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Governor: Md. gambling debate caused budget gridlock

Thursday - 4/12/2012, 12:35pm  ET

OMalley640.jpg
(WTOP/Paul D. Shinkman)

Ask the Governor

Maryland Gov. Martin O'Malley speaks with WTOP's Mark Segraves

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Paul D. Shinkman, wtop.com
Mark Segraves, wtop.com

WASHINGTON - The governor of Maryland said Thursday that much of the gridlock in Annapolis that has kept the legislature from passing a budget is due to recent arguments over gambling in the state.

"We had a compromise and a consensus, and for some reason it broke down," said Gov. Martin O'Malley, while speaking on WTOP's "Ask the Governor." "The legislature gridlocked in the final minutes."

All Maryland politicians are to blame, he says.

There is "certainly" a breakdown between Speaker of the House of Delegates Mike Busch and State Senate President Thomas Miller, both Democrats, O'Malley says. He blames Miller for making gambling a priority of the Senate and "crowding out" transportation issues.

The proposed legislation, which failed in the General Assembly at midnight Monday, would have allowed table games at five casino sites currently allowed under law, and would have permitted such games at a new gambling venue in Prince George's County.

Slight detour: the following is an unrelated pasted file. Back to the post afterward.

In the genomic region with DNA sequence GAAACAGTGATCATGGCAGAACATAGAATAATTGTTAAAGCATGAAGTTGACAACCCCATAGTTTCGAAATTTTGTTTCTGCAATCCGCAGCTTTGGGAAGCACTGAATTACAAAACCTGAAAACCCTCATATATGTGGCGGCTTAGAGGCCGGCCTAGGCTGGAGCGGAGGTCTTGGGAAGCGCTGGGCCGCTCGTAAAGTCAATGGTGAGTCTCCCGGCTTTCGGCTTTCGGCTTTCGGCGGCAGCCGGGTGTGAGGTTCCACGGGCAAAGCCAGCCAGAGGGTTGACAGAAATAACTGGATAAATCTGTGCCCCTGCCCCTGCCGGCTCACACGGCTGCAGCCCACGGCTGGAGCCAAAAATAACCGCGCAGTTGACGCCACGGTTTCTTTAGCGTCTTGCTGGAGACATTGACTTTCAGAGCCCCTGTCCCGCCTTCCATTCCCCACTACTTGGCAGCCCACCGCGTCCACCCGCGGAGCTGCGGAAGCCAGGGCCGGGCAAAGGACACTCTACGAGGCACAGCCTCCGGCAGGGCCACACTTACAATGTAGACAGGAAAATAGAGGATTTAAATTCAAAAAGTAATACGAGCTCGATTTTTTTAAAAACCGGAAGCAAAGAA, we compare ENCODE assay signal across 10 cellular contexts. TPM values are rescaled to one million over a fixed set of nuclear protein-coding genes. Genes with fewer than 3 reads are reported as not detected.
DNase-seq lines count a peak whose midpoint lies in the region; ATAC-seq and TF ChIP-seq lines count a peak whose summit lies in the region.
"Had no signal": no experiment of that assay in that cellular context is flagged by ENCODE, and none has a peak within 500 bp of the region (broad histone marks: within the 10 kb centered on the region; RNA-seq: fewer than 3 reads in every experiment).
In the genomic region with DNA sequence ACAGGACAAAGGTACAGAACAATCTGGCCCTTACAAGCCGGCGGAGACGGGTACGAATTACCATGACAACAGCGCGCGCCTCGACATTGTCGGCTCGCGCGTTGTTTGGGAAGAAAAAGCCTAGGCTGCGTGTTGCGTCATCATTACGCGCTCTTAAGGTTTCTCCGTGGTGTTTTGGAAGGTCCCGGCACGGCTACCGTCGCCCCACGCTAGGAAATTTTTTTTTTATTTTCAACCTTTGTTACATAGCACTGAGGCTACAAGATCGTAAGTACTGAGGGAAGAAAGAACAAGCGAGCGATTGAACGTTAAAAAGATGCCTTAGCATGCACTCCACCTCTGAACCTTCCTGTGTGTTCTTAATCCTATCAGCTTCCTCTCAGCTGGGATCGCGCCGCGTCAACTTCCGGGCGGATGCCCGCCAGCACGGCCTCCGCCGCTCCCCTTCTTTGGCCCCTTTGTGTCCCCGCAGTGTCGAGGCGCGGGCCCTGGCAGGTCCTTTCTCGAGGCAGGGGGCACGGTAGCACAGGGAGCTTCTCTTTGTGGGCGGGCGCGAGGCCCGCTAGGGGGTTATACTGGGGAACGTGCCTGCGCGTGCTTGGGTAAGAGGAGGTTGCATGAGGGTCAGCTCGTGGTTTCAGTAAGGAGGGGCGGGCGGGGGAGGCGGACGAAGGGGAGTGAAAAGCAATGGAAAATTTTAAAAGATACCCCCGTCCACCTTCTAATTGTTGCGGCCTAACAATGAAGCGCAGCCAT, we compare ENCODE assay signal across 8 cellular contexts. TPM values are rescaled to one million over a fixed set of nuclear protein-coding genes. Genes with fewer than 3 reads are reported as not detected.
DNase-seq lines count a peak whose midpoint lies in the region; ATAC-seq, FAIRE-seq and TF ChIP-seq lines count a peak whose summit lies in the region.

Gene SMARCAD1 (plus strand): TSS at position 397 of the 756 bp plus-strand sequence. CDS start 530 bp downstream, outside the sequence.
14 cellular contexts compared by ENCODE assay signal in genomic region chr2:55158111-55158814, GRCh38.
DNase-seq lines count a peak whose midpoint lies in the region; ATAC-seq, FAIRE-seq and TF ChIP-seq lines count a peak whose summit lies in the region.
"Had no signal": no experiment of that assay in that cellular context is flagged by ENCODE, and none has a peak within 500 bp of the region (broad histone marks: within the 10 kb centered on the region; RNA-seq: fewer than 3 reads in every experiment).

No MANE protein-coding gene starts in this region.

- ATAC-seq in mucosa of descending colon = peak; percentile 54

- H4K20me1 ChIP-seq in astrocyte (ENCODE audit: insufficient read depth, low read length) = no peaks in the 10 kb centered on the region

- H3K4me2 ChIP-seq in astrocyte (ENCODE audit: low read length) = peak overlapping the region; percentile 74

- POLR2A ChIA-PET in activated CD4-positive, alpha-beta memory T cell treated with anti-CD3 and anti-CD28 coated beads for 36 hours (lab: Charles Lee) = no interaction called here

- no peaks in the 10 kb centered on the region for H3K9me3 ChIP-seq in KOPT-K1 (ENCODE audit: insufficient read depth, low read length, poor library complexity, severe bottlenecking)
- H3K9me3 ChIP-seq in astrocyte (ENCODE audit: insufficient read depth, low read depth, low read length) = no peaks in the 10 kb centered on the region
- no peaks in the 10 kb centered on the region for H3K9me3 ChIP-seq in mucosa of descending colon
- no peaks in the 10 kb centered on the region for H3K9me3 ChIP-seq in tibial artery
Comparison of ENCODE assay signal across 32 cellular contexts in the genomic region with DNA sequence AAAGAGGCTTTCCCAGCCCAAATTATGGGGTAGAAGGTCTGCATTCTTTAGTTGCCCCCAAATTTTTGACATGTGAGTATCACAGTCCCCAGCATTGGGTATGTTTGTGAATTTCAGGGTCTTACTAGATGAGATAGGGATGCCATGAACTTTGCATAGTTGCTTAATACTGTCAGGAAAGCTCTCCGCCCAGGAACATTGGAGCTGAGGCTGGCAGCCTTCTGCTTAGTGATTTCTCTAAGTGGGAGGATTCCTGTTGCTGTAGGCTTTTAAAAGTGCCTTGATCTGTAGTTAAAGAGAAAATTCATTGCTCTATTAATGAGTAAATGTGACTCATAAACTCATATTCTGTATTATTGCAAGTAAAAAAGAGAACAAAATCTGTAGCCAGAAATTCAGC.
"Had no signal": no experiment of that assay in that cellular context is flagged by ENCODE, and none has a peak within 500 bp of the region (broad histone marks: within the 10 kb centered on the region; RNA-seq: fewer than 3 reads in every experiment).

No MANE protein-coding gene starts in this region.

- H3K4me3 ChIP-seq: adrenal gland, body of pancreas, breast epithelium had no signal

The governor tweeted Thursday morning he would be open to calling a special session to pass the budget, which takes effect on July 1, if both chambers reach an agreement. He says everyone in the Maryland government is responsible for this situation.

O'Malley addressed recent concerns by county officials over speed camera enforcement at the county level, which does not carry any financial penalties for not paying on time. The governor says some at the state level have argued that allowing counties to increase those fines would turn these tickets from a law enforcement tool to a revenue generator.

He also says another Potomac River crossing, perhaps near Point-of-Rocks, is not likely in his term. O'Malley and Virginia Gov. Bob McDonnell had considered seriously the idea of that bridge earlier this year.

O'Malley's successor might be able to build that bridge.

Check out these other highlights from the program, and a full live blog, below:

10:57 a.m., speaking about title fees going up:

I'm not aware of that going up.

10:56 a.m., speaking about requiring front and rear license plates:

The reason given is safety.

10:55 a.m., speaking about another Potomac crossing around Point of Rocks:

That won't happen in my term. You can ask Gov. Anthony Brown when he takes office.

10:53 a.m., speaking about President Obama reducing the pledged amount of matching funds for Metro funding:

I've spoken to our congressional delegation, we'll work through the federal process to restore those funds.

I think the president is under a tremendous amount of responsibility to put forward a budget that brings down the Bush deficit.

10:52 a.m., speaking about fines for texting while driving:

It generates about $6-9 million annually. The legislature could earmark that as a revenue source for transportation. But we need about $700 million for transportation issues.

10:47 a.m., speaking about state workers using state vehicles for personal use:

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